The Arkansas full crew case: Let me turn now to another subject. On January 31, 1966, the Supreme Court of the United States decided the case of Brotherhood of Locomotive Engineers, et al. v. Chicago Rock Island & Pacific Railroad Co., et al. That decision will be found in volume 34 Law Week page 4103. I think it is important for this committee to know of the Court's ruling in that case, even though it has no direct bearing on the issues before this committee. When Congress was considering the legislation which ultimately became Public Law 88-108, there were a number of States which had on their statute books laws fixing the size of minimum crews. These statutes in general required each train in road operations to have at least a fireman and an engineer in the cab and also required a conductor and a minimum number of brakemen. There were similar regulations with respect to yard operations. These statutes, generally known as "full crew statutes" or "safe crew statutes" had been on the books for substantial periods. Their constitutionality had been upheld on three separate occasions by the Supreme Court, in 1911, again in 1916, and again in 1931, dealing with the Arkansas statutes.
The carriers, having won the dramatic, unprecedented, regretted, and unfortunate victory which was theirs in the Award of Arbitration Board 282, were not content with its benefits in the non-full-crew law States. They were determined to reap the benefits of the award in the full-crew law States as well.
Following issuance of the award of the Arbitration Board, the carriers immediately began a two-pronged attack, one in the State legislatures designed to obtain repeal of the State statutes and the other in the State and Federal courts designed to have these laws set aside on one basis or another. In some States the attack was made on the ground that the State had no constitutional authority to require any specific number of employees in the operation of trains. Combined with this argument or sometimes relied upon as the sole argument was another contention, namely, that Public Law 88-108 had "superseded" or "preempted" the State statute. With insignificant exceptions, the railroad business of this country constitutes interstate commerce. As we all know, Congress has very broad power to regulate such commerce, and, in general, when Congress chooses to regulate interstate commerce conflicting State laws must give way.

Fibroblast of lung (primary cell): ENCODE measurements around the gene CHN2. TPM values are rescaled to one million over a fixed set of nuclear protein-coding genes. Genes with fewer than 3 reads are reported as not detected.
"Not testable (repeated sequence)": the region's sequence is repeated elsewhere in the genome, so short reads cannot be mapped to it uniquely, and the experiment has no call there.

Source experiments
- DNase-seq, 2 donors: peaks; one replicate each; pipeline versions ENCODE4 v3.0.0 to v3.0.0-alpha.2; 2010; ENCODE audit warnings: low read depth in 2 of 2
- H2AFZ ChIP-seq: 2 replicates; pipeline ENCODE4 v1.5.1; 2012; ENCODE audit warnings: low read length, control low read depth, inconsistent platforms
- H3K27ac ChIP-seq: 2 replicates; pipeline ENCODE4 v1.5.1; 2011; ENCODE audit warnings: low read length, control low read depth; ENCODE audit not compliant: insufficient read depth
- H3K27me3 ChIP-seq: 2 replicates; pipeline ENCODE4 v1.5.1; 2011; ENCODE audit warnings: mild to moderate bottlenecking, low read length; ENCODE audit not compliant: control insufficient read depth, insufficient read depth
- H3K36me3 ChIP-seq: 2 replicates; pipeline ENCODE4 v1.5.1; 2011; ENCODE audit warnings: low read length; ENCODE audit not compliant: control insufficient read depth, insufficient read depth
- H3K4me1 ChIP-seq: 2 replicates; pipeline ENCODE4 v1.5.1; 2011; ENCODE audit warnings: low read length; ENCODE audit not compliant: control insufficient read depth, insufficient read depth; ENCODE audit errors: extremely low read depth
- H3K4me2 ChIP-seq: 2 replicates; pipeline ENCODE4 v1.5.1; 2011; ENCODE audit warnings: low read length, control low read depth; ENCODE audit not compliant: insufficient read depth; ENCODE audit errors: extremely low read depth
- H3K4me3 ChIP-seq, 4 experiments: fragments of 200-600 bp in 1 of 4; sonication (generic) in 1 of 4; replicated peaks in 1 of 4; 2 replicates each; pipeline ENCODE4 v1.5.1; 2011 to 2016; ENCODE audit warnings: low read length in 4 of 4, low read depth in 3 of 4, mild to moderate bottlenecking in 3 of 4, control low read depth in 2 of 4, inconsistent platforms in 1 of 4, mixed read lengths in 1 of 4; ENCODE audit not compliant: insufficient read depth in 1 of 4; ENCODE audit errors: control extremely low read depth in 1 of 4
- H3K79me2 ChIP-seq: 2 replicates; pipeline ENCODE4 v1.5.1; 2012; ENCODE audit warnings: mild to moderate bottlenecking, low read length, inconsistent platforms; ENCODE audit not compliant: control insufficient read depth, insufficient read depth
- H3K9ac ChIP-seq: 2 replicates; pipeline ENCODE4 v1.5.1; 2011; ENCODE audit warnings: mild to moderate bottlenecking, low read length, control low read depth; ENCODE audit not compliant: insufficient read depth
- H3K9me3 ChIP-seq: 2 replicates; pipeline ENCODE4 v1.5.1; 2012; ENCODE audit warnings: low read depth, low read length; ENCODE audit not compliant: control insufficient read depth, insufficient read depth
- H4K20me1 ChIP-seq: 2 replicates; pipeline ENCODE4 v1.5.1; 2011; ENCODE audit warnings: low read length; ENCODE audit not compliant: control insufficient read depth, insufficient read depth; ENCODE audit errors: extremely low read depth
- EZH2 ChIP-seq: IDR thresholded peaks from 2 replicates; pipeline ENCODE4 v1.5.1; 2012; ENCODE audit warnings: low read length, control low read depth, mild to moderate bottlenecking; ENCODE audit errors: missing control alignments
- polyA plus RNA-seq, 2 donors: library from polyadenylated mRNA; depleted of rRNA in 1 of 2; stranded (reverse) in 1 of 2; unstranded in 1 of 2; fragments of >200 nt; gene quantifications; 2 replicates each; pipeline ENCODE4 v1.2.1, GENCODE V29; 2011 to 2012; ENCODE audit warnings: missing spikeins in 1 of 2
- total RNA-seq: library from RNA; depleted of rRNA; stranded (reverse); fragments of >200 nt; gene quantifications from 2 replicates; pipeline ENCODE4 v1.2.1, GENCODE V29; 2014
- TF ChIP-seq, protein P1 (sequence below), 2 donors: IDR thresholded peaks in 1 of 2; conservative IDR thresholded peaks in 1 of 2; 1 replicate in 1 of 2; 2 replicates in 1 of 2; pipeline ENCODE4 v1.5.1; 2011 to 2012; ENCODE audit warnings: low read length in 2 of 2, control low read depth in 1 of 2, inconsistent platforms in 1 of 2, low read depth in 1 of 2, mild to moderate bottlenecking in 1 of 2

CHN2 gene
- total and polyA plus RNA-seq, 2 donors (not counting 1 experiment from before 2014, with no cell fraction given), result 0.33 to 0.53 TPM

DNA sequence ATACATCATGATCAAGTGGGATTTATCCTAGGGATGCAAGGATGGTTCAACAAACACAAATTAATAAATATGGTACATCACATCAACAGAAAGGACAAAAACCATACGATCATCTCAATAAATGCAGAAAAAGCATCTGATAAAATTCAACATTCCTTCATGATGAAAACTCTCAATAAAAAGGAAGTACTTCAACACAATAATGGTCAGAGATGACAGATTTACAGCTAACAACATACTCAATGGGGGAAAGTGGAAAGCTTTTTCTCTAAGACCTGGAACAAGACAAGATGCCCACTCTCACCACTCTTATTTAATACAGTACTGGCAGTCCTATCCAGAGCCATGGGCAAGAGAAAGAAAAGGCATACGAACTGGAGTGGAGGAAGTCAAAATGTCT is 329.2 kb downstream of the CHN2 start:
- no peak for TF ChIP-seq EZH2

Shortly after rendition of the award of the Arbitration Board the Rock Island and a number of other carriers in Arkansas started an attack in Federal court on the validity of two Arkansas full-crew laws. The carriers argued that the Arkansas State statute had been preempted by Public Law 88-108. Their second line of attack was that the laws were unconstitutional-this despite the fact that they had previously been upheld by the Supreme Court of the United States. The suit was heard by a three judge court because the constitutionality of a State statute was called into question. A number of the operating brotherhoods, including the B.L.F. & E., none of whom had been named as parties, were permitted to intervene in that case. The trial court ruled in favor of the carriers, holding that the State laws were pre-empted and holding that the laws were vulnerable on certain constitutional grounds. Under law, a direct appeal lies from a decision of a three judge court and it was on that basis that the case was carried directly from the Federal district court to the Supreme Court of the United States.
The Supreme Court by a vote of 7 to 1, with Mr. Justice Fortas not participating, ruled in favor of the employees. The Supreme Court held first that when Congress passed Public Law 88-108 it did not intend to interfere with State full crew legislation. In fact, the Supreme Court referred to a statement by a carrier spokesman on this point. At the time when the bill which became Public Law 88-108 was before this committee, the carriers commented on the few jobs that would be lost if the brotherhood accepted the railroad's proposal and said "25.9 percent of the firemen positions in freight and yard service must be maintained because of the provisions of so-called full-crew laws of the States of (listing 13 States including Arkansas)." Yet after the carriers obtained their award they immediately attacked the legislation which they had previously argued could ameliorate the effects of the award. It took the Supreme Court of the United States to blow the whistle on them.
Further the Supreme Court rejected the carriers' contention that the Arkansas laws were unconstitutional for the reasons relied on by the